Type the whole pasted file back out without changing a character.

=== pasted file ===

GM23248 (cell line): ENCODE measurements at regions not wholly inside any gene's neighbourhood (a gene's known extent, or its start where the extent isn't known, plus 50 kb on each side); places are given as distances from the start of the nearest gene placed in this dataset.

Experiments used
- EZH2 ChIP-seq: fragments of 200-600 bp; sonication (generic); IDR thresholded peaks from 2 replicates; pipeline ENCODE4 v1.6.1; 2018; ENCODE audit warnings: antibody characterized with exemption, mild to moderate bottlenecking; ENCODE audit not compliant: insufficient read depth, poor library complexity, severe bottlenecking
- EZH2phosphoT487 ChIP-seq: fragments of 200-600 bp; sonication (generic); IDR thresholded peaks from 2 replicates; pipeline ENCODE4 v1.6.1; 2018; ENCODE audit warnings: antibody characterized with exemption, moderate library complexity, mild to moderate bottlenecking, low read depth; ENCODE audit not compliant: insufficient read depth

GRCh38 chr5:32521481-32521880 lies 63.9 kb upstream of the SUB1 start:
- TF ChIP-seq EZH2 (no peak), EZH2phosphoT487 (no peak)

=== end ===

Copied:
GM23248 (cell line): ENCODE measurements at regions not wholly inside any gene's neighbourhood (a gene's known extent, or its start where the extent isn't known, plus 50 kb on each side); places are given as distances from the start of the nearest gene placed in this dataset.

Experiments used
- EZH2 ChIP-seq: fragments of 200-600 bp; sonication (generic); IDR thresholded peaks from 2 replicates; pipeline ENCODE4 v1.6.1; 2018; ENCODE audit warnings: antibody characterized with exemption, mild to moderate bottlenecking; ENCODE audit not compliant: insufficient read depth, poor library complexity, severe bottlenecking
- EZH2phosphoT487 ChIP-seq: fragments of 200-600 bp; sonication (generic); IDR thresholded peaks from 2 replicates; pipeline ENCODE4 v1.6.1; 2018; ENCODE audit warnings: antibody characterized with exemption, moderate library complexity, mild to moderate bottlenecking, low read depth; ENCODE audit not compliant: insufficient read depth

GRCh38 chr5:32521481-32521880 lies 63.9 kb upstream of the SUB1 start:
- TF ChIP-seq EZH2 (no peak), EZH2phosphoT487 (no peak)